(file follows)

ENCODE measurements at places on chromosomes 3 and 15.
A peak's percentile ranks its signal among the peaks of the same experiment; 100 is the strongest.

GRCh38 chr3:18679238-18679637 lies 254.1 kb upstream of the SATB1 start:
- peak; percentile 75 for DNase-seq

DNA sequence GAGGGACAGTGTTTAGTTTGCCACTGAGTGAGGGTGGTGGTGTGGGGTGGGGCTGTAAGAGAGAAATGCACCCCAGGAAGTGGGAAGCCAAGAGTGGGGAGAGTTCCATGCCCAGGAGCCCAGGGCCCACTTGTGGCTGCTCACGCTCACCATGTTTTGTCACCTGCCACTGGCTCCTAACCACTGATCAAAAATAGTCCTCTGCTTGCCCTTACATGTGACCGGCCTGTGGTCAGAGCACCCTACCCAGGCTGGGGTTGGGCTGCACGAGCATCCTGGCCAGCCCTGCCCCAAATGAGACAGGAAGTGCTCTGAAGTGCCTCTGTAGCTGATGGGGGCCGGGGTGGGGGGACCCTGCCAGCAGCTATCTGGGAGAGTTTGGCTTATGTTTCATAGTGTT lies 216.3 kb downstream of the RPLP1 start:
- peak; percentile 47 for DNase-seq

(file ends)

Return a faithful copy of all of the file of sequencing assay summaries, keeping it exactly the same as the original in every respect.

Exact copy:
ENCODE measurements at places on chromosomes 3 and 15.
A peak's percentile ranks its signal among the peaks of the same experiment; 100 is the strongest.

GRCh38 chr3:18679238-18679637 lies 254.1 kb upstream of the SATB1 start:
- peak; percentile 75 for DNase-seq

DNA sequence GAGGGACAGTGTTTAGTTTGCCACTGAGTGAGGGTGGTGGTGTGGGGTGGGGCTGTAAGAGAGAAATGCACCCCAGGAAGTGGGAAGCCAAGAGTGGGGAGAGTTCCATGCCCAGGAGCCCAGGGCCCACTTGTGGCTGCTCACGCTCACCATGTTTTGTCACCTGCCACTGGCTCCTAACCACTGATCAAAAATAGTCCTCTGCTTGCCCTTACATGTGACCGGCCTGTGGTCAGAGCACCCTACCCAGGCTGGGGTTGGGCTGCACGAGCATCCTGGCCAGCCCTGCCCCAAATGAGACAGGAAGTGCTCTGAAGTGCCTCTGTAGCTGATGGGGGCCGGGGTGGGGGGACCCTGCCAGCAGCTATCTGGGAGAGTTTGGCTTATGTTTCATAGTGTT lies 216.3 kb downstream of the RPLP1 start:
- peak; percentile 47 for DNase-seq